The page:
Aside from the Chickens (below), we have a Dog called Bob. Both cats, Ozzie and Dibz, are no longer with us.
Bob is a chocolate Labrador retriever. He goes by many aliases: Bob, Bob-Dog, Bobstickle, Dogstickle, Dogbert and Bobski to name but a few. Picture taken 16 April 2010 12:43:32.
Ozzie is a black cat. He, unlike Bob, doesn’t have any aliases. Pictures taken 22 July 2005 14:11:08.
Dib-dab, or Dibz, is the newest addition to our family. He’s a grey and white kitten born February 2013. Pictures taken 29 April 2013 14:54:51.
My parents have always been interested in raising livestock since Hugh Fearnly Whittingstool’s River Cottage project was aired on Channel 4. This combined with Jamie Oliver’s battery chicken campaign made my parents want chickens all the more.
We lived in a busy town on the outskirts of London, and had always planned on doing this when we move (which finally happened in February 2016). My parents intend to move once my Dad retires in 2013. However, a family friend living on the Isle of Wight convinced my Dad that it was completely achievable in an urban setting.
We ordered the chicken coop made by ComfyPets from eBay UK. The chickens came from Smilers Farm Poultry, a farm about an hours drive away from us. We bought 4 birds, with the intention of buying 2 more at a later stage.
We had no idea how hard it would be to keep chickens. Our primary concern was that the foxes would get into the coop. The paving slabs around the coop serve a double purpose. They provide a nice path to stand on, and also prevent the foxes from digging into the cage. We bought a galvanised dustbin (shown left) to keep the food (Layers Pellets, Mixed Corn, Mealworm, etc) inside, in an attempt to keep out vermin.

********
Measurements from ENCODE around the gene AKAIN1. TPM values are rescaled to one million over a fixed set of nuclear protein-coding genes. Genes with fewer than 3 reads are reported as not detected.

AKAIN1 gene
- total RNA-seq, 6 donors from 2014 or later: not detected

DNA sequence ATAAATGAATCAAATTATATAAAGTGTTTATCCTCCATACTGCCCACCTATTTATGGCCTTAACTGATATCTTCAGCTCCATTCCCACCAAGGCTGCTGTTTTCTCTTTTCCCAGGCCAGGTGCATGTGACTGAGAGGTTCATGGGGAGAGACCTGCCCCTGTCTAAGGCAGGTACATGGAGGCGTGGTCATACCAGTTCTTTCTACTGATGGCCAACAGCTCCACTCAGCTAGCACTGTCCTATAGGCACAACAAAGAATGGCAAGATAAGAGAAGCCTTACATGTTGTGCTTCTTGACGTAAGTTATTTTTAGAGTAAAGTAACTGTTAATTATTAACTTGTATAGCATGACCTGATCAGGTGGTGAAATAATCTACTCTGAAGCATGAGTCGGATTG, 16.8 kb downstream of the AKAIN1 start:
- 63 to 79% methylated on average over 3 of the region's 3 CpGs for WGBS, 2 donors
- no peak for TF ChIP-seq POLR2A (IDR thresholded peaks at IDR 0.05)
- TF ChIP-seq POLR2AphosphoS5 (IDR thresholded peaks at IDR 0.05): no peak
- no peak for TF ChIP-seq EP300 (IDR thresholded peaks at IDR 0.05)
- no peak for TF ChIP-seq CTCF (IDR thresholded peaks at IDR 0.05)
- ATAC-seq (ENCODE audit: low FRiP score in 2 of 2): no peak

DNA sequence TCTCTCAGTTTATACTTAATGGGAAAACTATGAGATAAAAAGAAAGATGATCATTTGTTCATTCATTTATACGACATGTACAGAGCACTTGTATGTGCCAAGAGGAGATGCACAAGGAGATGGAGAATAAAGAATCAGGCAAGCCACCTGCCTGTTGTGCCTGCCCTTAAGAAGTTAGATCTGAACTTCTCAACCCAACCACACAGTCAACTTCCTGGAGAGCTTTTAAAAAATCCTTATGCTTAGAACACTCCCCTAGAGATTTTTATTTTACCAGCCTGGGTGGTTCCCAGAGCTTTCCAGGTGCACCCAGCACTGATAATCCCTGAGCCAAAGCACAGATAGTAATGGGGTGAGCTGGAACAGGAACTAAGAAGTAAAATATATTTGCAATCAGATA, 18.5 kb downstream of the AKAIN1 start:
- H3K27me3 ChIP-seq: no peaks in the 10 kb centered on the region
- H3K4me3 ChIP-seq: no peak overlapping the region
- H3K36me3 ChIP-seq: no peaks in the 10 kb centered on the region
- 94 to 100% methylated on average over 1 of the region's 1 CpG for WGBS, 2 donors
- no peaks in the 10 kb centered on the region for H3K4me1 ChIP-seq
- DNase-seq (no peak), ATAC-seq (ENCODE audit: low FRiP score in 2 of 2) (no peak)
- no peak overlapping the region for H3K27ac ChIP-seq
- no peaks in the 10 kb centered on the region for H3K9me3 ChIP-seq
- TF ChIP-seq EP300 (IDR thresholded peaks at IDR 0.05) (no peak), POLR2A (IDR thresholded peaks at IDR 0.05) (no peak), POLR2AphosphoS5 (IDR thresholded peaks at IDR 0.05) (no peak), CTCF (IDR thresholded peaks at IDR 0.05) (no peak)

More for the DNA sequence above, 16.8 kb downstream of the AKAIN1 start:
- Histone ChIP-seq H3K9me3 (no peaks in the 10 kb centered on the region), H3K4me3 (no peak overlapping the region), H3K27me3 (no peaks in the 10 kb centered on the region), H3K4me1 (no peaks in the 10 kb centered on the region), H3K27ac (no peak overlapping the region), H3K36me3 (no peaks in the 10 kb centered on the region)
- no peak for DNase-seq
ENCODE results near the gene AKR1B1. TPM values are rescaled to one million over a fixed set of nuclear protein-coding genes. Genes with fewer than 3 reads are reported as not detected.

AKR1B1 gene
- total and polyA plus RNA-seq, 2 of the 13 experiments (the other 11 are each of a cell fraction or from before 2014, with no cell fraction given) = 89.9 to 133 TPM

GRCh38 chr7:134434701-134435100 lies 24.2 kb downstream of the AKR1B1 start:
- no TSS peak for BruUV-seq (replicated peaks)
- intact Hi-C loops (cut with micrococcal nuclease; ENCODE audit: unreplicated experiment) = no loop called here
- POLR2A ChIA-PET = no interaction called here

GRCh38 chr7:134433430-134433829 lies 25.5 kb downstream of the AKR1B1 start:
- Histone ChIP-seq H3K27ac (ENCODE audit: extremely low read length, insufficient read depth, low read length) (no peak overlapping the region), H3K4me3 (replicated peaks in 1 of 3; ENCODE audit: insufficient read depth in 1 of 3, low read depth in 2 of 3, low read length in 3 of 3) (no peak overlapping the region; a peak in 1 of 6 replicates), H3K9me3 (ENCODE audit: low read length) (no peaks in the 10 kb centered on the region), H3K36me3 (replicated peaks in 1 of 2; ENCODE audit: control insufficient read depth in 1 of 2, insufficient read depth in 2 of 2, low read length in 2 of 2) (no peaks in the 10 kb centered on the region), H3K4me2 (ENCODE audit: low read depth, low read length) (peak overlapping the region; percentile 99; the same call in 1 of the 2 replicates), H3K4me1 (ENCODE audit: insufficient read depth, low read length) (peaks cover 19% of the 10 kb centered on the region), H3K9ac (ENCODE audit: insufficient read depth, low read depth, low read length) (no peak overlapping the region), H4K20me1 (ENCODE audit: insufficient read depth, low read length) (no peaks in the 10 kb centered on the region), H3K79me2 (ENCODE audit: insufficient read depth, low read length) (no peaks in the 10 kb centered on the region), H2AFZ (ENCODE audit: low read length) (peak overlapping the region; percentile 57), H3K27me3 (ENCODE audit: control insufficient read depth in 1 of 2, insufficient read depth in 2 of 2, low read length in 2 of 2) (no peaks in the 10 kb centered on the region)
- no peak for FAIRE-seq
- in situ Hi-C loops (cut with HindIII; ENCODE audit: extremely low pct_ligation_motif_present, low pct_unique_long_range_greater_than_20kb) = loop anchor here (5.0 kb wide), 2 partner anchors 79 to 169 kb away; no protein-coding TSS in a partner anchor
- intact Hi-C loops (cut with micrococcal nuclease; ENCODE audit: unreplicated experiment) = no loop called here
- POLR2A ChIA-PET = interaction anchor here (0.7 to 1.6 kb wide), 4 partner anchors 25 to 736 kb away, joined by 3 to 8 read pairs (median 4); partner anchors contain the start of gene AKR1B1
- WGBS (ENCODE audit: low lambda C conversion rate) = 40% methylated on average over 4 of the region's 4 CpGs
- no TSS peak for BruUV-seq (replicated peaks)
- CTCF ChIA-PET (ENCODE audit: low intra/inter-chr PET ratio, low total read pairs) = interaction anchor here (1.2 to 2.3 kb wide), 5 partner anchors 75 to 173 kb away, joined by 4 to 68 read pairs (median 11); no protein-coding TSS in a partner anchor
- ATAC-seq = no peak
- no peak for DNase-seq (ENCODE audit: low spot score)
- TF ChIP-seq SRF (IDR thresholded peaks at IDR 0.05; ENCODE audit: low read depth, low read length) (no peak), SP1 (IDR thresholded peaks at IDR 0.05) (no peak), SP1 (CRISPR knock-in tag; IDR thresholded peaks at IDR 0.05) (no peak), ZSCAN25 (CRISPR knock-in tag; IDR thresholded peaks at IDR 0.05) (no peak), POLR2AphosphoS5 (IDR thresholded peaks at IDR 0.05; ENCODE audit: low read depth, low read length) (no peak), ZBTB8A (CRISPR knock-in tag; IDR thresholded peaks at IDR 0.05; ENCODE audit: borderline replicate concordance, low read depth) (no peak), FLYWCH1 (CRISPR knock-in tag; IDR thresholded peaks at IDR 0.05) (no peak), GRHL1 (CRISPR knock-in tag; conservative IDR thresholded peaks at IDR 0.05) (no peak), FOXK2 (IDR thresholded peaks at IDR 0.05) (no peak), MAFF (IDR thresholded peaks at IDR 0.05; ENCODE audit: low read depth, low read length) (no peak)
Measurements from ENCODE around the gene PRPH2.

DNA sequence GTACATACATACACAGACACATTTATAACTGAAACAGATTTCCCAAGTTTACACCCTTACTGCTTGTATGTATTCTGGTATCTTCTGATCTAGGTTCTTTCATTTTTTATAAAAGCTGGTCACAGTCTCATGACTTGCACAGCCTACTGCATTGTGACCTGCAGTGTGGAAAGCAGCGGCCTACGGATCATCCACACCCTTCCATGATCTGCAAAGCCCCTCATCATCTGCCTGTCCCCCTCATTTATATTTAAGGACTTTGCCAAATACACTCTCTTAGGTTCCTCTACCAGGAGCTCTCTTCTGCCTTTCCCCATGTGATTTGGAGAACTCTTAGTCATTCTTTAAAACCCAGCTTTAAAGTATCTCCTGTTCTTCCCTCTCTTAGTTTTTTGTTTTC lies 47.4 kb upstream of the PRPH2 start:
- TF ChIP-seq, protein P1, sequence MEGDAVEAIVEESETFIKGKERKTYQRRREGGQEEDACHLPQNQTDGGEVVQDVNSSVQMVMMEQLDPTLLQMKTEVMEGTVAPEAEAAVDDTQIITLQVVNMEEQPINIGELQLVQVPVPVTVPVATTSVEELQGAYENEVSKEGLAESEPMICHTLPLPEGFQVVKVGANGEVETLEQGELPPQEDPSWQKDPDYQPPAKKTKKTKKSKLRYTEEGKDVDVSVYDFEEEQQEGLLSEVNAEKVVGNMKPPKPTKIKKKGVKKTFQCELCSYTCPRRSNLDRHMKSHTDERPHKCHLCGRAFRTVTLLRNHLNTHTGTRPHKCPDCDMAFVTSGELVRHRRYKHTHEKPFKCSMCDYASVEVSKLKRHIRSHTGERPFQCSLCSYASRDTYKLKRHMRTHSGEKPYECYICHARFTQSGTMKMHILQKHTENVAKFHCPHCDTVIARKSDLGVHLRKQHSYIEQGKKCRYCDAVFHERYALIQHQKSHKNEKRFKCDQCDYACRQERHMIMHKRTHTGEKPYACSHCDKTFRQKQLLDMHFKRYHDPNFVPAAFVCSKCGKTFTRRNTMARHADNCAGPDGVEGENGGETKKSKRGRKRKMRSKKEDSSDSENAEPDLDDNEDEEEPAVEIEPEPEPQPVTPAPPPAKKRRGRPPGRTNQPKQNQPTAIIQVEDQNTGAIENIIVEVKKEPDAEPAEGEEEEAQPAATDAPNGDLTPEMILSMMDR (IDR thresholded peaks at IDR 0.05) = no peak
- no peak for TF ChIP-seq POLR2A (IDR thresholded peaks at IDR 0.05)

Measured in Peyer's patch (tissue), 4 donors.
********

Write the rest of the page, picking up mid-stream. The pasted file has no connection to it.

Soon after putting the chickens into the coop it was evident that there wasn’t as much room as we would have liked. We decided to extend the back of the coop to just over double the size. This was done by just doubling the side pieces while ensuring the slope for the roof. We used welded steal wire for the sides as it is slightly more heavy duty than traditional chicken wire. The wire mesh was stabled to the wooden frame with large staples.
The above photo of the extended chicken coop was taken 9 months after the original installation of the coop, though it was extended much earlier. The two hanging containers contain food (green, right) and water (red, left) and are kept topped up. The side dishes (white, under the house, on the back and side walls) contain grit, water and food. In the early stages, the bossy chicken (named Queenie) stopped the smaller (Tikka and Nuggets) from eating/drinking – hence the reason for doubling up the food and water.
We allow the chickens to roam the garden during the daytime, when we are about. The family dog (Bob, above) behaves perfectly with the chickens whom really aren’t bothered by the dog at all.
We had originally planned to ‘rescue’ 4 chickens from battery farms. However, this was not possible because at the time we finished the coop it was just before Christmas. For obvious reasons, battery farm chickens are not issued to the public before Christmas. After Christmas, there was a large waiting list ex-battery hens. For this reason we decided to buy the chickens, with the intention of getting some ex-battery hens once we had things settled – We still haven’t got to this point yet, as we are in the process of making a fence to stop the hens from entering the main garden.
Our garden is split into 2 sections; an upper part with the shed, chicken coop and vegetable plots; and a lower part with flowers, tables and chairs, and otherwise the part we use frequently. When the chickens wander down into the lower part, they eat all of the buds off of the flowers and generally cause havoc.
Below are the birds: